There is no shortage of romance and glamor in the Swan House’s formal dining room. Hand-painted chinoiserie wallpaper, an Aubusson rug and plaid draperies serve as a backdrop for signature styles from the 1920s — including the sleeveless, drop-waist gown worn by Georgia’s First Lady, Sarah Frances Grant Slaton, during her 1928 presentation at London’s Court of St. James’s. Other straight-cut dresses, adorned with art deco influences such as beading, fringes and feathers, reflect the zeitgeist of flappers who bobbed their hair, smoked, drank and rewrote the rules of female propriety.
The mood turns more somber in the library, where fashion from the 1930s is chronicled. Though the Great Depression marked the advent of clothing design that prioritized frugality and function, Gone With the Wind author Margaret Mitchell, a former flapper, managed to channel youthful energy in 1938 with her halter-topped dress in a colorful tribal print. And a wrap dress with full skirt and three-quarter sleeves, designed by Ingram, belies the hardscrabble realities of the nation in the midst of fiscal collapse.
Sartorial shifts of the 1940s take center stage on the second-floor landing. A dark suit with shoulder pads and pencil skirt reflect Hollywood’s ideal of the businesswoman while a crisp line of World War II military uniforms offers a more sobering snapshot of the Greatest Generation. American couturier Mainbocher designed uniforms for the WAVES (a branch of the U.S. Naval Reserves), and his commission was so stylish that it became a useful recruiting tool for the Navy. At the other end of the spectrum, a simple pair of cotton twill overalls with feminine tailoring and pink piping brings to mind Rosie the Riveter and every working woman who contributed to the war effort at home.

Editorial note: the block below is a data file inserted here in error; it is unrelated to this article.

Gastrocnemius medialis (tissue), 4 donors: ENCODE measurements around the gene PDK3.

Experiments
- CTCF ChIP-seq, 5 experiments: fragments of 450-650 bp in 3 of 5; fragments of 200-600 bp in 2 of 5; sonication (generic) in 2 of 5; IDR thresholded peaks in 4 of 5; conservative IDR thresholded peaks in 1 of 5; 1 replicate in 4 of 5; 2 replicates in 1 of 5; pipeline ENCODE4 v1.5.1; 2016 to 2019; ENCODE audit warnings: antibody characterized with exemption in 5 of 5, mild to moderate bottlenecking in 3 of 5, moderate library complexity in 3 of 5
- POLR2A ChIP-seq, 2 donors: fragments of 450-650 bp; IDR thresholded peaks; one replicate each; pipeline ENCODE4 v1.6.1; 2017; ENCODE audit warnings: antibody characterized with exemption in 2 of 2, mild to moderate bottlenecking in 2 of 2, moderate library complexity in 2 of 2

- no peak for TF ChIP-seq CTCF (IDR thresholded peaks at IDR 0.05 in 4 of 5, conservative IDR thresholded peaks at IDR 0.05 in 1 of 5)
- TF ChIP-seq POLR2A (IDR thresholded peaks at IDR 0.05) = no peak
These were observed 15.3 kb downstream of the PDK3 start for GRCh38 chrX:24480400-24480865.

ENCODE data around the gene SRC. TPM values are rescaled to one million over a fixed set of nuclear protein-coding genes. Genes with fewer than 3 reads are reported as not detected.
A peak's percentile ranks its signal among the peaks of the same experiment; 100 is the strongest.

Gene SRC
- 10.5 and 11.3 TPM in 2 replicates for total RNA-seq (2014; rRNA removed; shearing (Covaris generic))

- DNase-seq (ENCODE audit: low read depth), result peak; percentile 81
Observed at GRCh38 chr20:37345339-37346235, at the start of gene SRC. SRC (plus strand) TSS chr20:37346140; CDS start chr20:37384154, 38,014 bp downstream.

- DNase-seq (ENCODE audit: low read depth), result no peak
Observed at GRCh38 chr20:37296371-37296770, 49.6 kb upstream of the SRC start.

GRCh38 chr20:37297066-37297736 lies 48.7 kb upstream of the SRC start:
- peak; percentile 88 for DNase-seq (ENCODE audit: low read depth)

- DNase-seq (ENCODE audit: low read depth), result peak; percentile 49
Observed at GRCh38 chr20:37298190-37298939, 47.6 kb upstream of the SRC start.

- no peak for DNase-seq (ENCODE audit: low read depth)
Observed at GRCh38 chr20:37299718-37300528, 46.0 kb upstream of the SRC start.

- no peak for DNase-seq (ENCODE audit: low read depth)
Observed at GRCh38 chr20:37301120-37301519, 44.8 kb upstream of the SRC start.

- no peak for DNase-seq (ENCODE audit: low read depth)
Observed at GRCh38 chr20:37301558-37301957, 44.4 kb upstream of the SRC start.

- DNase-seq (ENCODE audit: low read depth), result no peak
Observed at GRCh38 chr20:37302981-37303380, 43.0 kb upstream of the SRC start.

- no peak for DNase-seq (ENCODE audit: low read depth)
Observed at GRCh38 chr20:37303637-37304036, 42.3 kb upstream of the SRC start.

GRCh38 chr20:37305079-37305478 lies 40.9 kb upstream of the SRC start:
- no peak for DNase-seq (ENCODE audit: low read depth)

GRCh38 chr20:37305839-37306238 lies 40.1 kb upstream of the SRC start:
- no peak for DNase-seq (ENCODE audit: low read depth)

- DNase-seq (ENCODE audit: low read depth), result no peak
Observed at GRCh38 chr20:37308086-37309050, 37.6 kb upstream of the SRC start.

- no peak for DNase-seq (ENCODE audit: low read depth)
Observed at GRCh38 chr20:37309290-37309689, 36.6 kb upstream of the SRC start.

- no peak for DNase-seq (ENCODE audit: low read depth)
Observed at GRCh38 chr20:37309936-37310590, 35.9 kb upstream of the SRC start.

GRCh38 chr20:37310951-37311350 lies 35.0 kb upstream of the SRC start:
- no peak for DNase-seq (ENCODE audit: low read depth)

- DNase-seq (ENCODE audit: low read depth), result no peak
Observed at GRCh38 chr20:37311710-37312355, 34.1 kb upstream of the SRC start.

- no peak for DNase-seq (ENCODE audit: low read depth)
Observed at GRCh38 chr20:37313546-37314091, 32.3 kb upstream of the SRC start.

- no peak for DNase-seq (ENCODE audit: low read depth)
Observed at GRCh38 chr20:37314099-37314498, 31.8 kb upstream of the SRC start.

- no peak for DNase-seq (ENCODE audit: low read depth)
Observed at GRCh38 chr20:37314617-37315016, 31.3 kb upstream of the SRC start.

By the 1950s, luxury returned to fashion. The morning room at Swan House is the setting for Moore’s “Miss Spelman” ensemble, a pale blue dress and white overcoat that pays homage to the designer’s alma mater Spelman College (Class of 1943) and Christian Dior’s innovation of nipped waistlines and full circle skirts.
Like Grigsby, Moore feels nostalgic for the days when women wore dresses . . . as opposed to having the dresses wear them.
“I like to watch the red carpet portion of awards season to see what’s going on,” explained the Atlanta native during a phone interview. “But I see exhibitionism at the expense of elegance and personality. We are super-saturated with the flesh. Garments now serve the main purpose of eroticism . . . attracting attention to various parts of the body in an inartistic manner.”
The Swan House’s walk through history concludes with iconic looks from the 1960s, where bright colors and bold fabrics were de rigueur. Hot pants, a silver-coated paper dress (inspired by the space-age) and tunic pantsuit by Courrèges, who gave the world white go-go boots, recall the era’s penchant for rising hemlines, rebellion and resistance to the status quo.
It’s a coincidence that Fashion in Good Taste is bookended by decades best remembered for social and sartorial upheavals. But the collection testifies to the fact that timeless design never goes out of style.